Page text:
A court bid by Gerry Adams to overturn two 1975 convictions for attempting to escape from prison has heard that his initial detention was illegal.
While Mr Adams is not disputing the escape attempts, his lawyers on Tuesday told a court in Belfast that he had not been lawfully detained in the first place, and therefore could not be convicted of escaping.
Convictions dating from the conflict frequently create problems for republicans seeking visas to visit other countries. Mr Adams was among hundreds of people interned without trial in the north of Ireland in the early 1970s, under a policy intended to break nationalist resistance to British rule.
During that time, 1,874 nationalists were interned. Mr Adams’s convictions arise from his attempts to escape the infamous cages of Long Kesh.
It is being argued that Mr Adams’s internment order had not been considered by a British Secretary of State, as it should have been, but by a junior minister.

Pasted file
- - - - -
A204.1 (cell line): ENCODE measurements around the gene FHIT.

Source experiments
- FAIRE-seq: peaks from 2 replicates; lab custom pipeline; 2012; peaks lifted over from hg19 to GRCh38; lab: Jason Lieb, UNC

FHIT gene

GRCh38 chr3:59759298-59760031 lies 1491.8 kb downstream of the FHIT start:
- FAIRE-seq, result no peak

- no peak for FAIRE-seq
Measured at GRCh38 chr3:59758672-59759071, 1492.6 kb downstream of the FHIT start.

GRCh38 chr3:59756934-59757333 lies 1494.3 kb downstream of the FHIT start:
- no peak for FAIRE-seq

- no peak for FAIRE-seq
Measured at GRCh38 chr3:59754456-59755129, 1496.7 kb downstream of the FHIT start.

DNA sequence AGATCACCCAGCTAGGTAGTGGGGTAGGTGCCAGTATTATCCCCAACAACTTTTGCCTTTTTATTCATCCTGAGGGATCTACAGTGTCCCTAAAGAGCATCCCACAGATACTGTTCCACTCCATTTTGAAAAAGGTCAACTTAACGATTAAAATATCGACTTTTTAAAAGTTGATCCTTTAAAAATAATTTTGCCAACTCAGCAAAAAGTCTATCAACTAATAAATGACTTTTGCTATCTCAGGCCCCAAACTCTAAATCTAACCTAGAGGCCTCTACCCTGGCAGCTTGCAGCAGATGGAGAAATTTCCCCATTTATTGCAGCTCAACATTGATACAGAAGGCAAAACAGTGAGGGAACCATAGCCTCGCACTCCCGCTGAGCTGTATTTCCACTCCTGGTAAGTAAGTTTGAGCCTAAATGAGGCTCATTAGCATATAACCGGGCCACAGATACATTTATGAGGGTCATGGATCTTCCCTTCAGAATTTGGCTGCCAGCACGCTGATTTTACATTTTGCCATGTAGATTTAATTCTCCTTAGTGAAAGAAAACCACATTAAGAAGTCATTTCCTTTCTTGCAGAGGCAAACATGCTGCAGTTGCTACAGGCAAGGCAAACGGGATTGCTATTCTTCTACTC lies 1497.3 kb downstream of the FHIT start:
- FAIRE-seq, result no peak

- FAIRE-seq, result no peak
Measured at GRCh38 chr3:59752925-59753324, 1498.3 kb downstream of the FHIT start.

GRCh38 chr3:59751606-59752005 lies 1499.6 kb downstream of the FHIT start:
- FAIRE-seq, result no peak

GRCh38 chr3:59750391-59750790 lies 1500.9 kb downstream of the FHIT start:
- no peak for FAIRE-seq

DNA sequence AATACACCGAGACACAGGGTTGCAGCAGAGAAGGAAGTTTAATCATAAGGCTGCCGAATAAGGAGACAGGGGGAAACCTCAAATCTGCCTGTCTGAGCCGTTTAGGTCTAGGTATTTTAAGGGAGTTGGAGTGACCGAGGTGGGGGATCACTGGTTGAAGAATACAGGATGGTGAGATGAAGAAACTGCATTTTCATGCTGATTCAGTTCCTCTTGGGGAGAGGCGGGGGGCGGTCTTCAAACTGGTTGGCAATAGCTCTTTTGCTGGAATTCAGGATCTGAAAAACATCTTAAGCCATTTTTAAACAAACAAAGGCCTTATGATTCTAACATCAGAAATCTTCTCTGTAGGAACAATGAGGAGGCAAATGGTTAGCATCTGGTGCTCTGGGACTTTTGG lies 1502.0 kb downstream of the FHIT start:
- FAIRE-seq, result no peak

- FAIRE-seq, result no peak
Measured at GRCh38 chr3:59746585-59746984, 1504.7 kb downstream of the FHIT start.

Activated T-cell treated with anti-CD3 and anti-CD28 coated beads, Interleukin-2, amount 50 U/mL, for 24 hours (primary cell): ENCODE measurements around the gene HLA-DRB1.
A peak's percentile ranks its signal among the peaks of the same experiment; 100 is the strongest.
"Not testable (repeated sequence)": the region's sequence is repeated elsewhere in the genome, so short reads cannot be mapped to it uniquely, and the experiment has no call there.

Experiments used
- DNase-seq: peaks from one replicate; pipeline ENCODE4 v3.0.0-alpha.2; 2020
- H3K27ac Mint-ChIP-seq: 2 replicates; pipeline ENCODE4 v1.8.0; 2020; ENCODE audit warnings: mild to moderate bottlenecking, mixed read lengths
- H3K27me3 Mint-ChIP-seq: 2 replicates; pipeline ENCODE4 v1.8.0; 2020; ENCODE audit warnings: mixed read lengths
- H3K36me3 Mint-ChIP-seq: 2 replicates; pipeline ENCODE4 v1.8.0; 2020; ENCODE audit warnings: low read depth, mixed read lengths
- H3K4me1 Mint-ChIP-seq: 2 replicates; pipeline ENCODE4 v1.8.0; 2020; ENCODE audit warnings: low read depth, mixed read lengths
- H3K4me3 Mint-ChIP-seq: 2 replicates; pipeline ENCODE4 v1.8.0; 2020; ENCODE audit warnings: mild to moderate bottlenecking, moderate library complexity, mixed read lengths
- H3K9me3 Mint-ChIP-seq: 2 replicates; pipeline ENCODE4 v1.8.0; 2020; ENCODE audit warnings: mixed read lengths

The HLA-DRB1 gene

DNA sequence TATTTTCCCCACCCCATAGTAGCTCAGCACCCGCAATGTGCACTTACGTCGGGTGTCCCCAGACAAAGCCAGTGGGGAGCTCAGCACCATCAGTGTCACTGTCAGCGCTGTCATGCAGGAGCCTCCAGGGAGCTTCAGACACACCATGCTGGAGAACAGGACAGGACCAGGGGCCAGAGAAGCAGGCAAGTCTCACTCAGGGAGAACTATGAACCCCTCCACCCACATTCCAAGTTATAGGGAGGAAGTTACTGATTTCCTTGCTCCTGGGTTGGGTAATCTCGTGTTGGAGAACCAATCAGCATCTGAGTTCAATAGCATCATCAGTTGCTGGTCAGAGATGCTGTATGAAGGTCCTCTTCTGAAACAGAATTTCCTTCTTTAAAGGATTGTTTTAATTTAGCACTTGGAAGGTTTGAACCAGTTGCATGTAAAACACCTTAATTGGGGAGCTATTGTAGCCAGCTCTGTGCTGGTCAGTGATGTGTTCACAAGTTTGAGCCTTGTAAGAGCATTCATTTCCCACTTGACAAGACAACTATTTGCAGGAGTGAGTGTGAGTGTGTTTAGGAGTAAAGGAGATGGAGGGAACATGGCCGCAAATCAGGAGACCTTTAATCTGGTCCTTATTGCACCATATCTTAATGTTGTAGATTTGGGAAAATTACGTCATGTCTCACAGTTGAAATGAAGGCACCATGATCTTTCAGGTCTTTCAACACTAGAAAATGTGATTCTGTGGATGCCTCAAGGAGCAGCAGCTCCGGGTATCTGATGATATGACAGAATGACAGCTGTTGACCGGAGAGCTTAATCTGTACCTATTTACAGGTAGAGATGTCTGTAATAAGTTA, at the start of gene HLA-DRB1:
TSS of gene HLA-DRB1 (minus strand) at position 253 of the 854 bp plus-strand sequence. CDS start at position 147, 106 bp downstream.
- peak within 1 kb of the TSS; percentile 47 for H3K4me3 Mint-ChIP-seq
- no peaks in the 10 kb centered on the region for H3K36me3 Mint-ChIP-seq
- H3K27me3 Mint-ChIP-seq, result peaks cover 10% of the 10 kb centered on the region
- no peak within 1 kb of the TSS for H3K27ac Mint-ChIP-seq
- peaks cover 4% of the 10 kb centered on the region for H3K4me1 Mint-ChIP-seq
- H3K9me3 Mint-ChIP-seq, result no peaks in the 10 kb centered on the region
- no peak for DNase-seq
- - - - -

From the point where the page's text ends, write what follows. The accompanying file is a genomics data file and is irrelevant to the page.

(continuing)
The future Sinn Fein leader was one of four internees caught trying to escape through a hole cut in a perimeter fence on Christmas Eve, 1973.
The following July, he again attempted to escape by switching with a visitor at the prison. The court heard that a man who bore a resemblance to Mr Adams was given a false beard to like him. A plan was launched to substitute him for the future Sinn Fein chief amid scenes of confusion, but Mr Adams was arrested after being spotted by staff in the car park area. He was subsequently sentenced to 18 months in jail for attempting to escape.
Mr Adams’s bid to overturn his convictions centres on the recovery of a document from the National Archives in London.
The 1972 ‘Detention of Terrorists’ Order required that the British government must authorise interim custody orders used to intern suspects, but at a senior level. The court was told that only a junior minister in the ‘Northern Ireland Office’ signed the order for Mr Adams’ internment in July 1973.
“It’s only the Secretary of State who can be responsible for the decision to make the order,” said Sean Doran QC, for Mr Adams.
But prosecution barrister Gerry Simpson QC said the Secretary of State could not be expected to be informed of every case of internment without trial.
“It would be absurd to expect the Secretary of State to deal with every case,” he said.
Judgment was reserved.